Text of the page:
The Lone Bellow’s debut album – as recorded at the Lower East Side’s Rockwood Music Hall — may have taken off shortly after its January 2013 release, but the band is hardly an overnight success. Brian Elmquist had been writing and recording as a solo artist for more than a decade, Kanene Pipkin and her husband were part of the music scene while living in Beijing, and Zach Williams had played around New York City before starting to write songs for The Lone Bellow.
Ultimately, that self-titled album received high accolades commercially and critically, among them being named number eight on the Top 10 Albums of 2013 list in People. After touring with The Civil Wars, Brandi Carlisle, The Avett Brothers and Dwight Yoakam, it came time for the group’s sophomore effort. Released two years after their debut, The Lone Bellow’s second album Then Came The Morning followed in January 2015. Produced by Aaron Dessner, guitarist of The National, its title track served as the first single and was premiered by NPR. The second single, “Fake Roses,” has a music video starring actress Virginia Madsen.
In support of Then Came The Morning, The Lone Bellow will be playing two shows at Webster Hall on Nov. 12 and 13. Beyond being homecoming shows, the pair of gigs also marks the end of a tour which kicked off in Denmark in late August. Zach kindly answered some questions for Downtown about the trio’s past, present and future.
What do you wish more people knew about The Lone Bellow?
Zach Williams: I hope folks know that we work hard and we appreciate the fact that they listen to our music. Singing for supper is an honor.
The Lone Bellow had a highly-charting album within a few years of forming. Did you have any commercial expectations when you began writing songs?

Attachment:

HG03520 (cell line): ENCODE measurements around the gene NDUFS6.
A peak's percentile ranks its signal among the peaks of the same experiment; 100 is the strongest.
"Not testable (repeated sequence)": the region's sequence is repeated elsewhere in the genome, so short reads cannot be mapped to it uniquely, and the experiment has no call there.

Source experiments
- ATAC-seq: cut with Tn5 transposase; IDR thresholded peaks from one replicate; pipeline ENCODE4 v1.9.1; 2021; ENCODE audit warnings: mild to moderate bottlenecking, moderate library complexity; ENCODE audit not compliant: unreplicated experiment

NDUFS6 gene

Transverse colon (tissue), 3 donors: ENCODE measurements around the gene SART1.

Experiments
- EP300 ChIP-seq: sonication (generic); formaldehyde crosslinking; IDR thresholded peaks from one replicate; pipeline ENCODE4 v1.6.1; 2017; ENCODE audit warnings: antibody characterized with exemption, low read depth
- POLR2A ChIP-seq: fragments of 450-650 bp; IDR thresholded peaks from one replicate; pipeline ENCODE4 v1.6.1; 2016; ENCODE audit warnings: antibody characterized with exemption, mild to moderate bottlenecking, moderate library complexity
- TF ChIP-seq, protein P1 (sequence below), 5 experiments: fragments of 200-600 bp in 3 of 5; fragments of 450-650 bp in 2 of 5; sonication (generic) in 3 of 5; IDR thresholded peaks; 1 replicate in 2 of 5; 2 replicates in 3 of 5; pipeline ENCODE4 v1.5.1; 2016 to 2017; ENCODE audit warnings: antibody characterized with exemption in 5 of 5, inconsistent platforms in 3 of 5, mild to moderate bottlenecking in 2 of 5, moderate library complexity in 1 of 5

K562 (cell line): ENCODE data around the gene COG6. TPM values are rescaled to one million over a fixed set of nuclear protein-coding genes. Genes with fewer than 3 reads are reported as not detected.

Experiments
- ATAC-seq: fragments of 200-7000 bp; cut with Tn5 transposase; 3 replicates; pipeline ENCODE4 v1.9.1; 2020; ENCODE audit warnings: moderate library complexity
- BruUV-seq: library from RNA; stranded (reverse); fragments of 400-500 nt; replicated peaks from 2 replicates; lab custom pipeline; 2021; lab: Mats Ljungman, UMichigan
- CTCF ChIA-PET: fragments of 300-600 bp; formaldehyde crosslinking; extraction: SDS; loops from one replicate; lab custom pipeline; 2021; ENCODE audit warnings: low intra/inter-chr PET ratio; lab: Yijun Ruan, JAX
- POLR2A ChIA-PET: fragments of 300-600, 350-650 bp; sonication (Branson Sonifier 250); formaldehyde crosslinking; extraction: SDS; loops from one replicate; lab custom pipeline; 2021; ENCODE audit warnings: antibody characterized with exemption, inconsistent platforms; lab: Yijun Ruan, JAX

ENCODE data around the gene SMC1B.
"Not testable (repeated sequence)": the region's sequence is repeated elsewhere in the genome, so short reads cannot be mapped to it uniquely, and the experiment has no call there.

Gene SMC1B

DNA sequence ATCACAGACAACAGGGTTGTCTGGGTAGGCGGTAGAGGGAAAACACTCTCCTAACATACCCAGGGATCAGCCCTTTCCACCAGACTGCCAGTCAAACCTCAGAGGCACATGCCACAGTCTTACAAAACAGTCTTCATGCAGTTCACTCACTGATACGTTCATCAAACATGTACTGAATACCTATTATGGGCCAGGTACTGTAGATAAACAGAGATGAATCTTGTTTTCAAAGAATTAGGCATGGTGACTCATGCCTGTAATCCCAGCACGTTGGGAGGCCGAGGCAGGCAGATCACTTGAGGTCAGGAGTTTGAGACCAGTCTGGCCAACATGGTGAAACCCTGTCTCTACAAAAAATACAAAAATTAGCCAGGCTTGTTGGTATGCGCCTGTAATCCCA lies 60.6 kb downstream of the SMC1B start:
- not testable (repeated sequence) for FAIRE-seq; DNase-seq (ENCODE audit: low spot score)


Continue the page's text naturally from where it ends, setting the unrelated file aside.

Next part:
Z: Not at all. I can’t even say the band started as a side project. I had some songs I was working on and I called a bunch of my friends and neighbors up to just play some music together. The tunes were easy enough that we ended up learning them very quickly during the first “rehearsal” and had a blast. Then we just kept on doing it until we decided to try to make a record.
How did Virginia Madsen wind up appearing in your latest music video?
Z: An actor named Sophia Bush asked us to play in her living room a couple years back. Virginia Madsen was at the get-together. A few years later, when I was trying to figure out the perfect actress to play my mother-in-law in the “Fake Roses” video, Virginia was my top choice. I obviously did not think she would do it. I could not believe it when she said she would. We shot the video in and around my mother-in-law’s house in Lafayette, Georgia. My niece and nephew followed the crew around for three days and she was incredibly kind to them. My nephew fully believes that he told her when to cry.
For someone who hasn’t yet picked up your second album, how would you compare it to your debut album?
Z: I’d say it’s the first album we made as a real band. We explored different sounds and zeroed in on capturing our vocals live together in an old church sanctuary.
Do you like being referred to as an “Americana” band?
Z: The Americana folks have been so kind to us. Every listener at every AMA show is intentional and encouraging. I am honored that they consider us a part of their world.
What’s to be expected from your upcoming Webster Hall shows?
Z: The homecoming shows! We cannot wait to play in the city that made us and continues to challenge and mold us.
Might we ever see a proper Zach solo album? Or is The Lone Bellow your main priority for the immediate future?
Z: I love making music in every way shape or form. I don’t have any plans, but I hardly ever have plans in general.
When you’re not busy with touring or recording, what do you like to do with yourself?
Z: When I’m home I stay close to my apartment. I don’t get into Manhattan that much. I’ve got three little girls and another on the way. I miss them so.
Finally, Zach, any last words for the kids?
Z: We are thankful that they listen to our music and we can’t wait to bring a bit of ruckus to Webster Hall.
-by Darren Paltrowitz